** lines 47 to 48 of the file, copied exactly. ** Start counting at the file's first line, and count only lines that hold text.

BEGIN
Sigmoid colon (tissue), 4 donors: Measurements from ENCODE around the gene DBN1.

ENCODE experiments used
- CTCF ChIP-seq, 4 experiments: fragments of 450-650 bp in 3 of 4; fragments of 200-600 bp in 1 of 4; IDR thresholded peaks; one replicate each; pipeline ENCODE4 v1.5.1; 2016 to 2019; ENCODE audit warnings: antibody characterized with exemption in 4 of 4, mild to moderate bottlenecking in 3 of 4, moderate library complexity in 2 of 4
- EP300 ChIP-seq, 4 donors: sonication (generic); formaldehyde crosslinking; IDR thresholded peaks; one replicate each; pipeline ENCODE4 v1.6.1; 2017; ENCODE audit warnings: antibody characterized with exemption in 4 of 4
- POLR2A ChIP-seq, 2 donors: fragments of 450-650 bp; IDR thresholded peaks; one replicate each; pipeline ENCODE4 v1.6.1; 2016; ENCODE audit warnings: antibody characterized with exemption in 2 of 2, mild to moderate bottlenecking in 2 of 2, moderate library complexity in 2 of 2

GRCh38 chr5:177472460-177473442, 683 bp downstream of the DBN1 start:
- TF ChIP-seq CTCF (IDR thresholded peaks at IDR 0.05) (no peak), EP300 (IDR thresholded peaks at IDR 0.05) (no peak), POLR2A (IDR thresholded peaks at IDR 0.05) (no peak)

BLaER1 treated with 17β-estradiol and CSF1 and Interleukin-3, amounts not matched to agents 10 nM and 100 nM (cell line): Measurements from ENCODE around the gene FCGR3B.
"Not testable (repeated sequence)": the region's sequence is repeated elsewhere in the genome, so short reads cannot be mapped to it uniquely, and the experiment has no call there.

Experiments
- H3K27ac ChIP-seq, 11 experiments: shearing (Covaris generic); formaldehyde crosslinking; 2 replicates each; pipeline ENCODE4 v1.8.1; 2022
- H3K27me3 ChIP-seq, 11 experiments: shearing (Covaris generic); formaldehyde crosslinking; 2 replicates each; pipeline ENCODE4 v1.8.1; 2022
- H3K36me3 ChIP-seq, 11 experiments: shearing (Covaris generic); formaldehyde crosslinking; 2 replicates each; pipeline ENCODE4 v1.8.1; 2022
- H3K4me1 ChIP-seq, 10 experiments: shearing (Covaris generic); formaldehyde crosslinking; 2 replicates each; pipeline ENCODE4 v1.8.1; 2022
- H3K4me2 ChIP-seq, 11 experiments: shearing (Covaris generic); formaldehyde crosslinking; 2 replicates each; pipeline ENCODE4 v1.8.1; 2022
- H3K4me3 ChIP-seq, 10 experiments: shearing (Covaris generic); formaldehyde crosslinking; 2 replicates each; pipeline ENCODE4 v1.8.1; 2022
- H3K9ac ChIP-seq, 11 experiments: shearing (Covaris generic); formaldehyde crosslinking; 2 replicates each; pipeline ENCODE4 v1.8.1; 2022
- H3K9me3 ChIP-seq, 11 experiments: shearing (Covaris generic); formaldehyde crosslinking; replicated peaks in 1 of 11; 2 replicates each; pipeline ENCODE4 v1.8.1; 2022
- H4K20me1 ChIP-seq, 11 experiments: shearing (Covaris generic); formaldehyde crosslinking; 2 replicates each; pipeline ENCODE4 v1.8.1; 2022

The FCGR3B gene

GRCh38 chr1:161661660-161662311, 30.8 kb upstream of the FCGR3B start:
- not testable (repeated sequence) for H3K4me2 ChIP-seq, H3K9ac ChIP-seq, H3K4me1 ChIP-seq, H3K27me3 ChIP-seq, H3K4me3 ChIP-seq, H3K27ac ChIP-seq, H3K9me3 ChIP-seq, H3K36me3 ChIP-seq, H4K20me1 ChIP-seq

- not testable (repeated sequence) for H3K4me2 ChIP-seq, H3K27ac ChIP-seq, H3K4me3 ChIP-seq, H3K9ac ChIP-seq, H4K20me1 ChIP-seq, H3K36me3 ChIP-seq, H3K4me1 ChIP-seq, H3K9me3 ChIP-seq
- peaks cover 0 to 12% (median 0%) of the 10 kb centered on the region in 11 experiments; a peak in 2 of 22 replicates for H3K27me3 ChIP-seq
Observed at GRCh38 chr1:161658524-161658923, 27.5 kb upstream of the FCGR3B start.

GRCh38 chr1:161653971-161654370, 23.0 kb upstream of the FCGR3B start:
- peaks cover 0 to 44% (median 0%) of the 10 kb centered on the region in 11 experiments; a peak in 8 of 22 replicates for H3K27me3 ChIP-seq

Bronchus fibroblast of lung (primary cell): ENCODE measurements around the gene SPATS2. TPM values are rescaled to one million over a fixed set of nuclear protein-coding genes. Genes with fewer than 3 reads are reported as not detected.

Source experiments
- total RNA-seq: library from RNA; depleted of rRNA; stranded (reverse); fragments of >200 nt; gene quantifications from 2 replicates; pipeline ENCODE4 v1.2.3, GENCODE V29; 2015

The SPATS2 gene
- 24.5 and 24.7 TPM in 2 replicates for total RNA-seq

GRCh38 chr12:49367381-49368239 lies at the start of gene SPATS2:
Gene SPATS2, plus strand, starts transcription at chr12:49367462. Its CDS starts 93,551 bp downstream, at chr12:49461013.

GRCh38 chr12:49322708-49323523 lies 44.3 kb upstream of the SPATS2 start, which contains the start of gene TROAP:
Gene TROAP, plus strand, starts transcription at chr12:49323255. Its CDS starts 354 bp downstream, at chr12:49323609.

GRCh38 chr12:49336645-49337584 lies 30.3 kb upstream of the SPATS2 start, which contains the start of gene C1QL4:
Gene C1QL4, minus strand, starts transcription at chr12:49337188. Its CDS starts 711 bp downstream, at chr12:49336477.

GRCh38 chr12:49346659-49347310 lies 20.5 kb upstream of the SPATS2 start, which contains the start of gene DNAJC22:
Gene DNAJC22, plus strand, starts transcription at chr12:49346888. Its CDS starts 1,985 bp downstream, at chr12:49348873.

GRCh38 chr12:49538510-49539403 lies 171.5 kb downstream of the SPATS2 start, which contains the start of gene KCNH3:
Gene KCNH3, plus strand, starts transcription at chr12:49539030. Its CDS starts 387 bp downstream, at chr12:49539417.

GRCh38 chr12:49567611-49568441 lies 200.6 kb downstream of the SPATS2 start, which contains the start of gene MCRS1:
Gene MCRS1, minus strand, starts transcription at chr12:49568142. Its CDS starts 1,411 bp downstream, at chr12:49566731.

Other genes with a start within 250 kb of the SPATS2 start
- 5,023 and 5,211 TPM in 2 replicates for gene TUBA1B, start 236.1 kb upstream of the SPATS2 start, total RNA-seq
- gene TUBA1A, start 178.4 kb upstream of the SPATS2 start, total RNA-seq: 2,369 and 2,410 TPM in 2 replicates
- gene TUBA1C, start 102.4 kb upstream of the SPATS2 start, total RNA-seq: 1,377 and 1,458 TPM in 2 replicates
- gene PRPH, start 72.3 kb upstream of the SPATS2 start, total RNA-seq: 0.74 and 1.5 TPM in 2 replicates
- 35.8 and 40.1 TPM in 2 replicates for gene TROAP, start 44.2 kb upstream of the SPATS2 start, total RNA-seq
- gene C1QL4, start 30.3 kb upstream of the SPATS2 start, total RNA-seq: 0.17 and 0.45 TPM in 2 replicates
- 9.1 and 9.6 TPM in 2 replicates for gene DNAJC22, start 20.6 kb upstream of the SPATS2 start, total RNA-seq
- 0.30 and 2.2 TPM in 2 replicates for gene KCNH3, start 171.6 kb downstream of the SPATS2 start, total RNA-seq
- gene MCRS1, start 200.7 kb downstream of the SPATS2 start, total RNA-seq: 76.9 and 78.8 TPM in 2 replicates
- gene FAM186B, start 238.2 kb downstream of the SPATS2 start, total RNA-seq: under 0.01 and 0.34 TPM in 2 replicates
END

- gene TUBA1A, start 178.4 kb upstream of the SPATS2 start, total RNA-seq: 2,369 and 2,410 TPM in 2 replicates
- gene TUBA1C, start 102.4 kb upstream of the SPATS2 start, total RNA-seq: 1,377 and 1,458 TPM in 2 replicates